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Drug Design

Drug Design by Ayurveda Sages

Modern Discoveries Rationalize Ancient Intuitions

Life is constant struggle for survival. And as Charles Darwin stated in his book, ‘The Origin of Species’, the plants and animals (including human beings) have adapted and evolved through centuries of struggle. Human being is an assembly of highly evolved organ systems. Each system has a basic structural and functional unit- a gene. The genes control the existence of cells in a cycle of birth-growth-transformation-reproduction-deterioration and death. Thus the genome as a whole orchestrates the symphony of biological activity called life.

One such key gene in human body is ‘p53’, a protein which is very crucial in multicellular organisms where it regulates the cell cycle and functions as a tumor suppressant. p53 has been described as ‘The Guardian of Genome’ because of its role in conserving life stability by preventing genome mutation. The name is due to its molecular mass which is 53 kilodalton fractions of cell proteins.

In 1979, when I was a second year undergraduate student of Ayurveda, p53 was first identified by scientists like Arnold Levine, David Lane and William Old in UK. It had been hypothesized to exist before as the target of the SV40 virus, a strain that induced development of tumors. Although it was initially presumed to be an oncogene, its character as a tumor suppressor gene was revealed in 1989. At this year, I was in second year of my post-graduation. The journey of p53 is as evolving and fascinating as 35 years of my career in healthcare.

The Ayurveda sages with their intuitive knowledge and keen observations of nature designed several herbal combinations to restore health and treat many lifestyle disorders. Till recently, the rational for these combinations were poorly understood or could possibly explain only through Ayurvedic principles. However, the recent discoveries amazingly elicit the rationale of choosing particular herbs for specific disorders. This possibly reveals the missing link of mechanism of action of herbs as deep as at genomic level. There is immense research available on medicinal plants which have their beneficial effects on ‘p53’. Many herbs in Ayurveda which are traditionally used to treat cancers and autoimmune disorders are surprisingly ‘p53’ activators.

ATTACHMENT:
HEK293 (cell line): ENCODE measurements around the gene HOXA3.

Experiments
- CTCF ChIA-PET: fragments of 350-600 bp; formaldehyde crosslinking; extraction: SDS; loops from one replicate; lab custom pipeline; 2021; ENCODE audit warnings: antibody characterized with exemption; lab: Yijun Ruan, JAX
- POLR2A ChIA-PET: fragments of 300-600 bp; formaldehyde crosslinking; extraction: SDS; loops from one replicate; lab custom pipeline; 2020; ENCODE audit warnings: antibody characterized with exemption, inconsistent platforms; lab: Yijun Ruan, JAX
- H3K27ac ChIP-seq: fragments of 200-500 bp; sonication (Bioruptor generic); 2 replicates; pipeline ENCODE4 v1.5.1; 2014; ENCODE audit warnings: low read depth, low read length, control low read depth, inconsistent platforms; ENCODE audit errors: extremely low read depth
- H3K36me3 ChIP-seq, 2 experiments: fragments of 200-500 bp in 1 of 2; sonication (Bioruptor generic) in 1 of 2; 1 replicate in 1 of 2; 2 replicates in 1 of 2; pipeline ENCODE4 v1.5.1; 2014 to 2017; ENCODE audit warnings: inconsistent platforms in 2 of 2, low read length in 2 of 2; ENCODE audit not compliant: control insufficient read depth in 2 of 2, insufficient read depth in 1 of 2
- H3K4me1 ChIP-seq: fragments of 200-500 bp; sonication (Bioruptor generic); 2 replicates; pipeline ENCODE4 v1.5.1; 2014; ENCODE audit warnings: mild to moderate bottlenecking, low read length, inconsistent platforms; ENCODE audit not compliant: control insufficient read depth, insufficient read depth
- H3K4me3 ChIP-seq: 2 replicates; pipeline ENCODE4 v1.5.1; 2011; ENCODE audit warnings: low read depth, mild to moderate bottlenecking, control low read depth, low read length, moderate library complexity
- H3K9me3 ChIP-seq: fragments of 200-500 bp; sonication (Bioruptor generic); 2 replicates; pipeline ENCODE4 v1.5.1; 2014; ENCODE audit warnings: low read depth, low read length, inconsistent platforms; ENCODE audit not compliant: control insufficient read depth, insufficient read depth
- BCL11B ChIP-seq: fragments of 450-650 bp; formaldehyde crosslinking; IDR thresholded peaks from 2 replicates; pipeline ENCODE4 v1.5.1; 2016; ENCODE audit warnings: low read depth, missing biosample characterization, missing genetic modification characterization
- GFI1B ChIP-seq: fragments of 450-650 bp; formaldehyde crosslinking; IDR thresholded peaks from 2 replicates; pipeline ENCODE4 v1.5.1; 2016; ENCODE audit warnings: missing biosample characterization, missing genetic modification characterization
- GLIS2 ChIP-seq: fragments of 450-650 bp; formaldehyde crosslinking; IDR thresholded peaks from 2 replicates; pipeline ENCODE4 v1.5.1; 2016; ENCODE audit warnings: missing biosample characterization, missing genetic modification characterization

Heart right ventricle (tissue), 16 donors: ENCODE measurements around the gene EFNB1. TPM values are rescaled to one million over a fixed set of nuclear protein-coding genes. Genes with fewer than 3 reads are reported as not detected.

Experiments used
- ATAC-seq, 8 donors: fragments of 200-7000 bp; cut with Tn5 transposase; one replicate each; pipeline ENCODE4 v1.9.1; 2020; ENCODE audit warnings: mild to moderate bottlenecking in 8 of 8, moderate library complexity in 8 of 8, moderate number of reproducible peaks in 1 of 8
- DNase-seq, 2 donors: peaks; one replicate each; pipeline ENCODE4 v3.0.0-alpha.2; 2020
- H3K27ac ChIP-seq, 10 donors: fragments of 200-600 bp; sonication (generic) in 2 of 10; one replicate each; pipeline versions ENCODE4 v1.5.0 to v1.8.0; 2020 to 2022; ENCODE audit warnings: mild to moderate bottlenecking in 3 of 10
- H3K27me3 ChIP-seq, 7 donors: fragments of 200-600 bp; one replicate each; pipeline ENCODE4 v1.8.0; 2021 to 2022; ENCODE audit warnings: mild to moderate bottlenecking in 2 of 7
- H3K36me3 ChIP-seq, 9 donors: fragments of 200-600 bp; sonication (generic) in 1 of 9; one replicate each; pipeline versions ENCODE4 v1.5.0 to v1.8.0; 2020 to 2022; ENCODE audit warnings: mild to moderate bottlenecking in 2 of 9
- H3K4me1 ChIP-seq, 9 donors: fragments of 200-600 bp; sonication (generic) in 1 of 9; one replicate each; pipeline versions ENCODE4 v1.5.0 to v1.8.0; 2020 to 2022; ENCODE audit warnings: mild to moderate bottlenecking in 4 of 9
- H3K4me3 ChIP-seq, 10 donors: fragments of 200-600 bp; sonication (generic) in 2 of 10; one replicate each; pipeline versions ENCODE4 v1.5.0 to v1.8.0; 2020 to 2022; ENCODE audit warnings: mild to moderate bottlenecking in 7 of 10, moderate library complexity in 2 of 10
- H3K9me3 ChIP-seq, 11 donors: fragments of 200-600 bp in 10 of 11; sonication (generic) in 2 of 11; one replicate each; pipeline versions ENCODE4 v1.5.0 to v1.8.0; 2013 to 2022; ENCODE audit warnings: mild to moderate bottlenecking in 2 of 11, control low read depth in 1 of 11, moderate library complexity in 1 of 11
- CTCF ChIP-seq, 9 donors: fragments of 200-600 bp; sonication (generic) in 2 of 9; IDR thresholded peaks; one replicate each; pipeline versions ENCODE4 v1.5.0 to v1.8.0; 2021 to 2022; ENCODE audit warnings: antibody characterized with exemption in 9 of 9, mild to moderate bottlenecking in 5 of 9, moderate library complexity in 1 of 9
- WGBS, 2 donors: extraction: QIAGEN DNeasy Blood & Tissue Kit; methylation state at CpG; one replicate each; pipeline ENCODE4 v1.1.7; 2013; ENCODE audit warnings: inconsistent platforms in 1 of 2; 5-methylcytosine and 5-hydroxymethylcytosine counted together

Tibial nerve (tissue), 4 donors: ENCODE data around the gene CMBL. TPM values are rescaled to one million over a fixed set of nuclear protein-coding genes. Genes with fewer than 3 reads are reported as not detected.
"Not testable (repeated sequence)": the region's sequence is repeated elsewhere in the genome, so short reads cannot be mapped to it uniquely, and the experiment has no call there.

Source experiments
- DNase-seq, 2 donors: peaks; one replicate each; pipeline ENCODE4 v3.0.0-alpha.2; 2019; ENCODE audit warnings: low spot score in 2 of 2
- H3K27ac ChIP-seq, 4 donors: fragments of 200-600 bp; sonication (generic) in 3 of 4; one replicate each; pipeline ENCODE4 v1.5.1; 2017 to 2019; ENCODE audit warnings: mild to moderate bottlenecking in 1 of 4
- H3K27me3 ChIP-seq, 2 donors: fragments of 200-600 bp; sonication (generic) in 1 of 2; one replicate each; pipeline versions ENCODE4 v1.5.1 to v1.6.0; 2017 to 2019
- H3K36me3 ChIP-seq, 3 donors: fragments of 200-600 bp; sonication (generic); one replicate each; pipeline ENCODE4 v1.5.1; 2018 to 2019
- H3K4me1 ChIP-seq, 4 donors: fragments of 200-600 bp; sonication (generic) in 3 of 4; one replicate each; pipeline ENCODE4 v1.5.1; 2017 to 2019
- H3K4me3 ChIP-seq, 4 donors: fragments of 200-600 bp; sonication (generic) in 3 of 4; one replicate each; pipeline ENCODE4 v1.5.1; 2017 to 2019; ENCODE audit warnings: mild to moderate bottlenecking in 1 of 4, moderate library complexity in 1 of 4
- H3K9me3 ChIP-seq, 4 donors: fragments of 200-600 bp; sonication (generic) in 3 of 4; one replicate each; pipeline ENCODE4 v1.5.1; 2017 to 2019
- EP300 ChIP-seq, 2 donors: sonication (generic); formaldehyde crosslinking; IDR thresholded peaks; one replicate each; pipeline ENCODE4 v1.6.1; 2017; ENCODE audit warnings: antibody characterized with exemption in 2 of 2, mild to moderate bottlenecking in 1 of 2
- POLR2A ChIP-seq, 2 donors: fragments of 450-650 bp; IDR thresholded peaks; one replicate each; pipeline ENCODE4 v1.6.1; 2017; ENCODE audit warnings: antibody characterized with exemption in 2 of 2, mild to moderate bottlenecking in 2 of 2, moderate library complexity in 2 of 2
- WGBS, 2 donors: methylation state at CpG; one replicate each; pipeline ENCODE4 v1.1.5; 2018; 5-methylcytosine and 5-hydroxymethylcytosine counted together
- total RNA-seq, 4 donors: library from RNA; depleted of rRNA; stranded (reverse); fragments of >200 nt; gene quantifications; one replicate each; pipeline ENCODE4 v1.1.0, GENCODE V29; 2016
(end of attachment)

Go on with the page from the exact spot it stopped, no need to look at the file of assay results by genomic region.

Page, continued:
In normal cells, the p53 protein level is low.  DNA damage and other stress signals may trigger the increase of p53 proteins, which have three major functions: growth arrest, DNA repair and apoptosis (cell death).  The growth arrest stops the progression of cell cycle, preventing replication of damaged DNA.  During the growth arrest, p53 may activate the transcription of proteins involved in DNA repair.  Apoptosis (programmed cell death) is the “last resort” to avoid proliferation of cells containing abnormal DNA.

Defective p53 could allow abnormal cells to proliferate, resulting in cancer.  Around 50% of all human tumors contain p53 mutants. Loss of p53 activity also results in various autoimmune disorders such as systemic lupus erythematosus (SLE), psoriasis, rheumatoid arthritis and many others.

There is a vast amount of information available in the published scientific literature about the defective changes in p53. In sync, there are also several studies which confirm that exercise and caloric restriction activate the anti-cancer protein p53. Caloric restriction is also linked to the novel, lifespan regulating function of p53 which may be evolutionarily. Ayurveda describes caloric restriction (Mitahar) and exercise (Prishram) as Ashwinikumars (the twin deities who are Gods’ physician and surgeon).

A study published in Journal of Investigative Dermatology (1998) reveals that Curcumin (active ingredient of Curcuma long- haldi) induces a p53-dependent apoptosis in human basal cell carcinoma cells. In another study on human breast cancer cells, curcumin induced apoptosis through p53.

A recent study has observed that, terpenoids from Ginger (Zingiber officinale) induce apoptosis by activating p53 and therefore acts a potent anti-cancer agent, especially in endometrial cancer. Another commonly available herb piper longum through its active chemical constituent piperlongumin inhibits cell proliferation through p53 pathway. Psoralen (chemical ingredient of seeds of Psoralea corylifolia, widely known as Bakuchi) and ultraviolet-A (UVA) radiation is established treatment of psoriasis and other skin diseases. PUVA is highly effective in eliminating hyperproliferative cells in the epidermis, but its mechanism of action has not been fully elucidated. In a recent study by AB Santamaria, DW Davis, it was concluded that PUVA induces apoptosis through p53. A number of studies show that resveratrol (an important plant chemical in Draksha- Vitis vinifera) induces cell death in different types of cancers, both in humans and animal models. Dr Jerson L. Silva at the Universidade Federal do Rio de Janeiro, Brazil, tested the effects of resveratrol in a human non-small lung carcinoma cell line carrying only a partial fragment of the p53 gene and found that resveratrol treatment restores the defects in p53 to continue its normal functioning of tumour suppression. Draksha- Vitis vinifera is one of the important ingredients of Charak Pharma’s antioxidant formulation ‘Richelth’.